Thursday, February 6, 2014

Kansas’s Bloody Benders

A small community of spiritualists and farmers came together in Osage township in the early 1870s. This area in west Kanas was located along the main trail that headed further west. This location also attracted a family that saw it as an opportunity to increase their finances--but not by farming.

Bender store and inn
A man by the name of John Bender and his supposed son John Jr. claimed 600 acres adjacent to this main trail. They built a cabin, corral, and well. His wife Kate known as “Ma” and her daughter Kate joined them later, and these two planted two acres of vegetables and an apple orchard.
Kate "Ma" Bender

John "Pa" Bender
The Benders * ran a small general store and inn on the homestead--called the Wayside Inn. This inn was seedy at best. 

Ma quickly gained a reputation among the neighbors as being unfriendly. She became known as the “she-devil.” Pa Bender barely spoke English, and when he spoke, it was in guttural tones. The neighbors were given the impression Ma could not speak much English either--but she actually could.

John Jr. was considered handsome with his red hair and mustache, but his constant laughter gave him the reputation as being a “half-wit.” The daughter Kate was pretty and claimed she had psychic ability. She also claimed she was a “healer.” The family used her to lure their victims to the inn.

John Jr.
Kate Bender
The Benders racket was to Kill travelers with means and then steal their property. They did this by seating them at the head of the table in the inn. Pa then would approach them from behind and hit them on the side of the skull with a hammer. Then either Ma or Kate would cut the victims throat to ensure they were dead.

They then pushed the body down through a trap door below the chair into the home’s cellar. Later they stripped the body and disposed of it. One body was found in the Drum Creek by a passer-by but most of the bodies the Benders buried on their homestead.

So many people disappeared in the area between 1871-73 that travelers began to avoid it. A local vigilante committee arrested several people that they suspected only to find they were mistaken. 

They didn’t suspect the Benders because they were a part of the community and the two adult children attended the local church, etc.

The Benders were finally exposed when a relative of one of the victims traveled to the area and started asking questions. He even questioned the Benders.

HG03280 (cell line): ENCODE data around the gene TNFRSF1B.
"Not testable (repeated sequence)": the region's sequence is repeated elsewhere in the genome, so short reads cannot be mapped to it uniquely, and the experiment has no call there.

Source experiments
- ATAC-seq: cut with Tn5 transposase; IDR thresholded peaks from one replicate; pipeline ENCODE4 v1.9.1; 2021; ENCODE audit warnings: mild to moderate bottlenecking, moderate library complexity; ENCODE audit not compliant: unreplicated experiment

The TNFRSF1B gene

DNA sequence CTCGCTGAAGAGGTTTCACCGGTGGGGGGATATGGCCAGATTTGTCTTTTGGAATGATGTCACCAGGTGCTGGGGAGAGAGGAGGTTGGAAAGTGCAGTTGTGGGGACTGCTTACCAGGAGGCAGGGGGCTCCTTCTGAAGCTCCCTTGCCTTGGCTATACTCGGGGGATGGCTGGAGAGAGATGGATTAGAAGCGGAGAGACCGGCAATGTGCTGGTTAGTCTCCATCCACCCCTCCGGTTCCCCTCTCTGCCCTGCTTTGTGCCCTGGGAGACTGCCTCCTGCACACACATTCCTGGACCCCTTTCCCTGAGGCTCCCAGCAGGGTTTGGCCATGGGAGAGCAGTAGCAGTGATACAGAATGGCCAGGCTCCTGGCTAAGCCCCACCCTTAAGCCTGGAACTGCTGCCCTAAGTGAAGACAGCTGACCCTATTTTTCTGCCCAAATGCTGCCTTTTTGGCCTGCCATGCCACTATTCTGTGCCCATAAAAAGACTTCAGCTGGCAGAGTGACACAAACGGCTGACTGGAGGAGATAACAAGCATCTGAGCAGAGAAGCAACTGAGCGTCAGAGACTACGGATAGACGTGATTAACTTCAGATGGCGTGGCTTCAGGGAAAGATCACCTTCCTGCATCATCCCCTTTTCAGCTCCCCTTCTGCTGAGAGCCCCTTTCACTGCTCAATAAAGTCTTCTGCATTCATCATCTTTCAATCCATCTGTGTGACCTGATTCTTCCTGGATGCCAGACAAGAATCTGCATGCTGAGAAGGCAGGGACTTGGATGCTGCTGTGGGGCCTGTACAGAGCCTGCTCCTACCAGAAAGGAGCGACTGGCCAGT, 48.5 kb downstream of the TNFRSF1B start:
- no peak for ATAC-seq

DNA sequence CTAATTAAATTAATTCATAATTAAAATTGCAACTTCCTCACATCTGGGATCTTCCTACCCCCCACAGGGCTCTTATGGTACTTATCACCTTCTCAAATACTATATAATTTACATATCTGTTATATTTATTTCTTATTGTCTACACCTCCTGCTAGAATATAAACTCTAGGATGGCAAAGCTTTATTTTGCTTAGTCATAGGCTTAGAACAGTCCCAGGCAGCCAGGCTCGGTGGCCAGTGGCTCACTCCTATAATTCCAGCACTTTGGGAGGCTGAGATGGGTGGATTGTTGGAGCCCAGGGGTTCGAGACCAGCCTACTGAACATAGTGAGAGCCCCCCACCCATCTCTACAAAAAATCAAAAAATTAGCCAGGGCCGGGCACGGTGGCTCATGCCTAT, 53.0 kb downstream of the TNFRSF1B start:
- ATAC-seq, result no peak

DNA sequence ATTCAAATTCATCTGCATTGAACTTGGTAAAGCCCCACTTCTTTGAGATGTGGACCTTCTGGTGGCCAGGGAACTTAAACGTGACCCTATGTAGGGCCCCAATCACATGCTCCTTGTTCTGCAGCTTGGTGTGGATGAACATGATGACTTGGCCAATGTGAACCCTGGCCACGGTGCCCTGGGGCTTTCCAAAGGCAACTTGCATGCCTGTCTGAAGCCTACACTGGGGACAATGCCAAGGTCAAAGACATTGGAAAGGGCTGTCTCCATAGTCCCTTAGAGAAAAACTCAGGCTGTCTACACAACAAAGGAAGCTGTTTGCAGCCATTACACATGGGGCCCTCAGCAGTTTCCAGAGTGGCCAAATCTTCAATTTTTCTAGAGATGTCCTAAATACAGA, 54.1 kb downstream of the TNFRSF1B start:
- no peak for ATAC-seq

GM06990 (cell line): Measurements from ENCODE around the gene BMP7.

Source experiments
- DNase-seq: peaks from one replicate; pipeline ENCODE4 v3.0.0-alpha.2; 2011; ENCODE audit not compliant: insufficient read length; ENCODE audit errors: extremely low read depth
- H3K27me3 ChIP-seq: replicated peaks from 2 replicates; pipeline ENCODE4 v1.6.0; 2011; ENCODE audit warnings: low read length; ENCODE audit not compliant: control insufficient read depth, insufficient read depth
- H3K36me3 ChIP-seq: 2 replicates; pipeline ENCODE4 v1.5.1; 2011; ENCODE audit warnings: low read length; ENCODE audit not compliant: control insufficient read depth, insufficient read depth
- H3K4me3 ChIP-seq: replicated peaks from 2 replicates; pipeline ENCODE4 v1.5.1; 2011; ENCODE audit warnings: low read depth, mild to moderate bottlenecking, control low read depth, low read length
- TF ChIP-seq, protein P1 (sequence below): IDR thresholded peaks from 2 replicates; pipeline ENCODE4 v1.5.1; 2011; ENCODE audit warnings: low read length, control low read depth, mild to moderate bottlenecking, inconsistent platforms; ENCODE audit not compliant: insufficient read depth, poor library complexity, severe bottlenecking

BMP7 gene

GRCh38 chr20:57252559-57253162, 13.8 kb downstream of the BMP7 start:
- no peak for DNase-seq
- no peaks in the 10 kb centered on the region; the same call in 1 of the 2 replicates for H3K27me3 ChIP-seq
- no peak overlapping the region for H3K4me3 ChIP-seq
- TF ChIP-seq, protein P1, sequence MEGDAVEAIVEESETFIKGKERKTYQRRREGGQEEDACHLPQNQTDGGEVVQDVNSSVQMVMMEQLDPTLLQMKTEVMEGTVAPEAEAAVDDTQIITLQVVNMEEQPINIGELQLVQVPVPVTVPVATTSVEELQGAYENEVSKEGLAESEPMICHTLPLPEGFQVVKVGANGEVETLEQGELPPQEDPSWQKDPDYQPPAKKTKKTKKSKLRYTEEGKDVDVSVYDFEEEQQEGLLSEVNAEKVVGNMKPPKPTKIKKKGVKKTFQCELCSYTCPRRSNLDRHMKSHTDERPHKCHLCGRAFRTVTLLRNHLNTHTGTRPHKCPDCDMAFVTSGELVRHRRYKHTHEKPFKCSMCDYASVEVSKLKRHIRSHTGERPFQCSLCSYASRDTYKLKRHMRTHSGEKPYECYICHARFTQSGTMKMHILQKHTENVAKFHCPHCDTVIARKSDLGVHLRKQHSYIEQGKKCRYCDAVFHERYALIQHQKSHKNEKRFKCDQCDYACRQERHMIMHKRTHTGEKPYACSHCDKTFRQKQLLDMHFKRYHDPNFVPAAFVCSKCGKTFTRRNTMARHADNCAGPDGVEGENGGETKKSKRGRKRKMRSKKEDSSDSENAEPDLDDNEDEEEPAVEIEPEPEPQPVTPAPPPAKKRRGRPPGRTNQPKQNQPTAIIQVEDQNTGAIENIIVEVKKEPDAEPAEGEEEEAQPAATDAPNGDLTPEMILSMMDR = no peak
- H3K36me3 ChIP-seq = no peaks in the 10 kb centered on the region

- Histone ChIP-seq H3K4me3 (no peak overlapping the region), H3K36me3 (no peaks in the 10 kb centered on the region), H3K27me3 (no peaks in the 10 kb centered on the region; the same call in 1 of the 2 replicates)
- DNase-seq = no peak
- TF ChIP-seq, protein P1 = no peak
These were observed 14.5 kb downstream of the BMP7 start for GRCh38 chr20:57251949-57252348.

Knowing they were about to be exposed, they left the area quickly. But it wasn’t until a month later the community became aware the Benders had abandoned their homestead and store.

When the hammers the Benders used to kill their victims and the bloody foul-smelling cellar were discovered, the homestead was then searched. The home was even moved so the earth beneath it could be dug up, but nothing was found.

Later, over eleven bodies were unearthed, including a large number of body parts. Most were found buried in the orchard. One female child was found. She had no marks on her body, so it was speculated that she had been strangled or buried alive.

Bodies of Bender victims

The Benders were never caught. One story stated that were tracked down and killed, and another said they boarded trains and then disappeared into the west, but these were just speculation.

As the story of the Bender’s escape spread, many joined the effort. This search continued for the next fifty years.

By 1886, the cabin the Bender’s had lived in was reduced to just a hole. Souvenir seekers had carried off every last remnant of the building--they even took the stones that lined the cellar.

This area would have been left to just dark memories except for the fact it is haunted.

Stories started to circulate the ghosts of the Bender’s victims haunted the ruins of the house, and what was left of the cellar. Many people who visited the old homestead to collect a gruesome relic reported being frightened off by glowing apparitions.

Witnesses stated they heard moaning and keening sounds that came out of nowhere. Even today, this spirit activity is still reported. Apparitions are seen wandering the mounds near where the cabin once stood. People avoid the area at night.

A legend states that one ghost that haunts the old homestead is Ma Bender. It is believed she is doomed to haunt the desolate land where she took so many lives. 

Click to enlarge
* The Benders neighbors believed them to be German immigrants. John “Pa” Bender’s real name was John Flickinger, he was born in Germany or Holland. 

John Jr.’s real name was John Gerhardt, he also was born overseas. He was not Kate’s brother. In fact, many at the time felt the two were actually married.

Kate “Ma” Bender was born in the Adirondack Mountains--her real name was Almira Meik. She was initially married to a man by the name George Griffin with whom she had twelve children. Kate--whose real name was Kate Griffin-- was one of her daughters from this marriage. 

Ma was married several times, all her former husbands died from head injuries.

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